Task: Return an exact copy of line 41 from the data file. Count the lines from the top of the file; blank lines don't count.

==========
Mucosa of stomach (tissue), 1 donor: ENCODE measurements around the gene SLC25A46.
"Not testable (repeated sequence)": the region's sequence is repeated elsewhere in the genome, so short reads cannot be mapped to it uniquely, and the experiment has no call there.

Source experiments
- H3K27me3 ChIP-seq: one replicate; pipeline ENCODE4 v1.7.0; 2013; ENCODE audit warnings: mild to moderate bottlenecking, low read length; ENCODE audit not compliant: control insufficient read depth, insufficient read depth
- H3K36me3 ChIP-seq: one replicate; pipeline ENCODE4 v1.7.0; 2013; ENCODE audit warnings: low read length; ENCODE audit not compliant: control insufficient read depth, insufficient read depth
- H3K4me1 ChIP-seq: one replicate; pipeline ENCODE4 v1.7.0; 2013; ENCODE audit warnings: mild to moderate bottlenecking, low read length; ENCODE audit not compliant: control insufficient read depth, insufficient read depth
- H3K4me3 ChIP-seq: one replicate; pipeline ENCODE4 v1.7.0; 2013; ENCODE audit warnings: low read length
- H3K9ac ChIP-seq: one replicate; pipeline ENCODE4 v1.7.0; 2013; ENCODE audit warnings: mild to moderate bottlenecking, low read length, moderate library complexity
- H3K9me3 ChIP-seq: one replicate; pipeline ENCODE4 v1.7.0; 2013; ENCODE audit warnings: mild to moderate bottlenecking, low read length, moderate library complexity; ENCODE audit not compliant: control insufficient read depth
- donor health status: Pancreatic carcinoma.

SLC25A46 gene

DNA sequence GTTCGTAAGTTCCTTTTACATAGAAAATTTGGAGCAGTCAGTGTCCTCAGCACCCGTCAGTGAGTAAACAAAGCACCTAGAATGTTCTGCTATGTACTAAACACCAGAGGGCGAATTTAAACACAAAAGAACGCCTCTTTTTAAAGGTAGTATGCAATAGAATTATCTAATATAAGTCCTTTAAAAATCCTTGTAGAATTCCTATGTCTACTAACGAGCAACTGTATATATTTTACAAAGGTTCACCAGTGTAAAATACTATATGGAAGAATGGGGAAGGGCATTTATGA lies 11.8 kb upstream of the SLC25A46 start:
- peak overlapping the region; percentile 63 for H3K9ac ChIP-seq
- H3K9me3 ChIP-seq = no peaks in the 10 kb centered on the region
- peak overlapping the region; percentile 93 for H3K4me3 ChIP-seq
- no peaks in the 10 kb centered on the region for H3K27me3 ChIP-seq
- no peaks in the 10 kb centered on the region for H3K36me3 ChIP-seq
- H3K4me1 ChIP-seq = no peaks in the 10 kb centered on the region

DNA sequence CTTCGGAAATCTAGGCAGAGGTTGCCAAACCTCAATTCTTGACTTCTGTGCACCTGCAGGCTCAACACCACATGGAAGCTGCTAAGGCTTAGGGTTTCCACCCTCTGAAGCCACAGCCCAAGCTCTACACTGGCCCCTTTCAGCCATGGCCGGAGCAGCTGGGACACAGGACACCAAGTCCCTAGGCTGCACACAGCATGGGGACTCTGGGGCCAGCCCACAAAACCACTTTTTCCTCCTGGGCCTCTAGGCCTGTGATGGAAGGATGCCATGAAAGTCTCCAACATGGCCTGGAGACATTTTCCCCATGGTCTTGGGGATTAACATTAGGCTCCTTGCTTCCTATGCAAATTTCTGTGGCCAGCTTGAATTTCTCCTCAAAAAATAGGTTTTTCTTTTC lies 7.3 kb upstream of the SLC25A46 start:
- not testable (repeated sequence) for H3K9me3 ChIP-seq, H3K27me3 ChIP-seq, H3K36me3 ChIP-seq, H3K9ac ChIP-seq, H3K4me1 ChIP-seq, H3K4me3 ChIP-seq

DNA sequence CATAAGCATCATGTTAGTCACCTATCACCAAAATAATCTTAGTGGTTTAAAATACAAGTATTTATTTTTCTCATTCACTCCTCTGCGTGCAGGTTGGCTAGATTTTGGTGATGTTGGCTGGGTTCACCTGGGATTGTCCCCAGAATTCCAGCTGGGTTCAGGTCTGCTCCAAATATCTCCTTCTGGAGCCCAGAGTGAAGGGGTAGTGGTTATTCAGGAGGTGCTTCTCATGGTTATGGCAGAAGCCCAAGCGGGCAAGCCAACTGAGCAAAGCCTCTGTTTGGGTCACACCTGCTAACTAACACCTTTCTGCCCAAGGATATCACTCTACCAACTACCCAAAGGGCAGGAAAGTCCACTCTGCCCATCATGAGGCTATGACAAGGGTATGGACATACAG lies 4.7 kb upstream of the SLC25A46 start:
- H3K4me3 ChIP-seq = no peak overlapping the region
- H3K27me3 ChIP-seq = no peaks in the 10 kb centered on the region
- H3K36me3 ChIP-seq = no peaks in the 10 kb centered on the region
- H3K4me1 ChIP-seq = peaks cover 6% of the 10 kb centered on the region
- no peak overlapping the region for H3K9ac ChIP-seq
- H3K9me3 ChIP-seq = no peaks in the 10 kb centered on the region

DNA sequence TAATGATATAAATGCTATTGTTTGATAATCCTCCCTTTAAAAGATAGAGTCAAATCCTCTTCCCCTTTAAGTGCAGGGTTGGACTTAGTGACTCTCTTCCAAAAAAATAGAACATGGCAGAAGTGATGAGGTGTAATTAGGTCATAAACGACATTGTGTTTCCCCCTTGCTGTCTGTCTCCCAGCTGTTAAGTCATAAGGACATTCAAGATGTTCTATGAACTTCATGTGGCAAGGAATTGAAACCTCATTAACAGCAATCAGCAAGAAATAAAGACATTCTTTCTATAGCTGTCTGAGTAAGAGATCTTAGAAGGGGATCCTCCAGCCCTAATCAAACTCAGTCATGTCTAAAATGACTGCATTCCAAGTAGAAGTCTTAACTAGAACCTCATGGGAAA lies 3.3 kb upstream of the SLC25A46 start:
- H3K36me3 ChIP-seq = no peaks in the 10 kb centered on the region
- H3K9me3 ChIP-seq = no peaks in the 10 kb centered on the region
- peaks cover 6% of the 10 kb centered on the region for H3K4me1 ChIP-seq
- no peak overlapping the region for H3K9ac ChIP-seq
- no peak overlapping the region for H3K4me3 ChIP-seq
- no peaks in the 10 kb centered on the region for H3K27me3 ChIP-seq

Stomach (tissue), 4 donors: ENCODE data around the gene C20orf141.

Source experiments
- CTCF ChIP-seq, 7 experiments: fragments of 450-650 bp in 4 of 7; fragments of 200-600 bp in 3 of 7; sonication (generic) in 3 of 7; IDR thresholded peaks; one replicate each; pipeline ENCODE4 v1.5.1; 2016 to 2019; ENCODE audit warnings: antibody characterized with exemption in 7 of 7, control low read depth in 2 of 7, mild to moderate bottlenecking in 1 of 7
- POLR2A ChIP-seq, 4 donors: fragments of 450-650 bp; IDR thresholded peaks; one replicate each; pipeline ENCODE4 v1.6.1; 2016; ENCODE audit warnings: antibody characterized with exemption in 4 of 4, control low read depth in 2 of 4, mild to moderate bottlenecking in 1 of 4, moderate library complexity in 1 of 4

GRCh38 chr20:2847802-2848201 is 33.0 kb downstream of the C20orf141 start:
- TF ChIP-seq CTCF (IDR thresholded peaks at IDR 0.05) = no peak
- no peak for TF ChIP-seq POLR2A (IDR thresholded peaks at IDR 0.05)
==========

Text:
- no peak for TF ChIP-seq POLR2A (IDR thresholded peaks at IDR 0.05)